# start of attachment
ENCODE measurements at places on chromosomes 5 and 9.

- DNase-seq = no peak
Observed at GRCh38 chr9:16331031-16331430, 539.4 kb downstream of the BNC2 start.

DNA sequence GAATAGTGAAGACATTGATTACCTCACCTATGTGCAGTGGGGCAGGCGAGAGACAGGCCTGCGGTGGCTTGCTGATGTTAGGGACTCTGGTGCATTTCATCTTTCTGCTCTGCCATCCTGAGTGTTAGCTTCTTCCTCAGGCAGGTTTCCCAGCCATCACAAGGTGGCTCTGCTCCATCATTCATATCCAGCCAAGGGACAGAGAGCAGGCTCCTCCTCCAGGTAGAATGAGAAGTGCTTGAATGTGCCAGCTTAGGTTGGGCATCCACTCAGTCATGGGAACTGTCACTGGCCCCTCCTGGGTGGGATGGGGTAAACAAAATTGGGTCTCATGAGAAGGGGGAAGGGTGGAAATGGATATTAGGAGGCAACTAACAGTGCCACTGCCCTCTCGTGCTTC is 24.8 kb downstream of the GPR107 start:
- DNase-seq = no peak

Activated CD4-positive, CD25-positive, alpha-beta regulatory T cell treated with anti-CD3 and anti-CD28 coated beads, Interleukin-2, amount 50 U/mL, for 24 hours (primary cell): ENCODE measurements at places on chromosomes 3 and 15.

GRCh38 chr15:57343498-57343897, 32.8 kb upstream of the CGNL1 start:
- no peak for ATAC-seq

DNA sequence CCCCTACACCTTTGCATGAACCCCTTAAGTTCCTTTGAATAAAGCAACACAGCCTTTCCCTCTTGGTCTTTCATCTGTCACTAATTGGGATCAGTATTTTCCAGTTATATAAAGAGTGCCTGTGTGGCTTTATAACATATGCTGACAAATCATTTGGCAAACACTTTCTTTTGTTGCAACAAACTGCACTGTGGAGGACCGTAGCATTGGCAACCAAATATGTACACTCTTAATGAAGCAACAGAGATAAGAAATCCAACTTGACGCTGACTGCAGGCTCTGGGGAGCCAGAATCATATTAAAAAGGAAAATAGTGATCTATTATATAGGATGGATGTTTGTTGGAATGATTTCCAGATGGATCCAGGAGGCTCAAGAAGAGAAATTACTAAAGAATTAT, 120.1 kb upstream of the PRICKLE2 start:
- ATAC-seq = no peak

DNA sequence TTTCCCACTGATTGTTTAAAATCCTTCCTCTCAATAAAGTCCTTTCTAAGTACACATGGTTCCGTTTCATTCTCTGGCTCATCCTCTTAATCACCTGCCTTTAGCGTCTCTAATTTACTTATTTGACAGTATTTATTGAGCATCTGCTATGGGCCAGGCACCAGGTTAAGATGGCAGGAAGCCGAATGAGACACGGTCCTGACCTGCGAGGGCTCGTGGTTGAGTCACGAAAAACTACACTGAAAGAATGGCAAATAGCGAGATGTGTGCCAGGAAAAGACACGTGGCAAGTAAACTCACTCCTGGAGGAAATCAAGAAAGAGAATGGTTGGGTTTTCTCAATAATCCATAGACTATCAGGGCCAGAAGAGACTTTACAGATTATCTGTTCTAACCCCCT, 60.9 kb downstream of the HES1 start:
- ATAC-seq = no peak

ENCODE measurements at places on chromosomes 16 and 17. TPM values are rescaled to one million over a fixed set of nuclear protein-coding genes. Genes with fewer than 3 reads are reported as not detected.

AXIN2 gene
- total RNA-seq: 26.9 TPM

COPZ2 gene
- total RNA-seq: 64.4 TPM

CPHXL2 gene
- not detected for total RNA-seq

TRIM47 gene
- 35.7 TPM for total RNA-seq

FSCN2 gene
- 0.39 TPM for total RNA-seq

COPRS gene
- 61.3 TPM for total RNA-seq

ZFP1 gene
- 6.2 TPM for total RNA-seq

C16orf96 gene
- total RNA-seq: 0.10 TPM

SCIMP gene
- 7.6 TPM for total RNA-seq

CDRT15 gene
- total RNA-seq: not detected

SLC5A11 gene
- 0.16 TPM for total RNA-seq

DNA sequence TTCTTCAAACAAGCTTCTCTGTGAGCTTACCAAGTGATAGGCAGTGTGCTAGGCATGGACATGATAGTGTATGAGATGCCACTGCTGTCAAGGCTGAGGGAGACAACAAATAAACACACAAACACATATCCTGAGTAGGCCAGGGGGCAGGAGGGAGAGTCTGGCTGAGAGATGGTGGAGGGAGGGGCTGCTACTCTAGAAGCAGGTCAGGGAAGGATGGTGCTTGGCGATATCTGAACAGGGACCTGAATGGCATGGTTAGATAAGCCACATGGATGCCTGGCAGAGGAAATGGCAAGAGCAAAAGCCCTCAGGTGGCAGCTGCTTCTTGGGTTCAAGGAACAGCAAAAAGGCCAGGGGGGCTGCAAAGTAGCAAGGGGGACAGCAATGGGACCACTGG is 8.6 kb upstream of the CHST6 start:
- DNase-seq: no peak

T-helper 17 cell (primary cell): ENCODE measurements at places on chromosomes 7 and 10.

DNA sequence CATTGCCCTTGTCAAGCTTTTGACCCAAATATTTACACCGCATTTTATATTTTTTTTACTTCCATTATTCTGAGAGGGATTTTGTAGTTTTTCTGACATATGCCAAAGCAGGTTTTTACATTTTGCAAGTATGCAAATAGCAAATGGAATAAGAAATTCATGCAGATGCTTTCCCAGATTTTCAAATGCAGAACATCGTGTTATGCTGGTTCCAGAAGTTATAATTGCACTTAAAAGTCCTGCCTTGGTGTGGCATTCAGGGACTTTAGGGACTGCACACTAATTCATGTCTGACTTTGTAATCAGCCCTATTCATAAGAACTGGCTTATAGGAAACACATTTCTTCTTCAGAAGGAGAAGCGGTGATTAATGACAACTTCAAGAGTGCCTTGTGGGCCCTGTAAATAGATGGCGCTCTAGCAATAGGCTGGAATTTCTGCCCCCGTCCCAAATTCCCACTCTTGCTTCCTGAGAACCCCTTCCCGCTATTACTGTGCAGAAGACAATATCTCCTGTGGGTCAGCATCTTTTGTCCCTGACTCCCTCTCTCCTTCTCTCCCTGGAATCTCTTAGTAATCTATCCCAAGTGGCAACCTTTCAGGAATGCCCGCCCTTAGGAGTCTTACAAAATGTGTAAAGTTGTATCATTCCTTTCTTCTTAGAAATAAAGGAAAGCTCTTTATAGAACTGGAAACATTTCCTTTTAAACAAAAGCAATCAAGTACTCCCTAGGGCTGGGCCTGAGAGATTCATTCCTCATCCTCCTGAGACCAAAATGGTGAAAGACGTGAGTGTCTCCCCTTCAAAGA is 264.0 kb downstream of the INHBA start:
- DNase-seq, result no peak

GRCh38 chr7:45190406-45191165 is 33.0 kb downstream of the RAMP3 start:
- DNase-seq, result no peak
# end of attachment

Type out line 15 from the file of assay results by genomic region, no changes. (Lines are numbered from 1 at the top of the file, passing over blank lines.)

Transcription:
- total RNA-seq: 26.9 TPM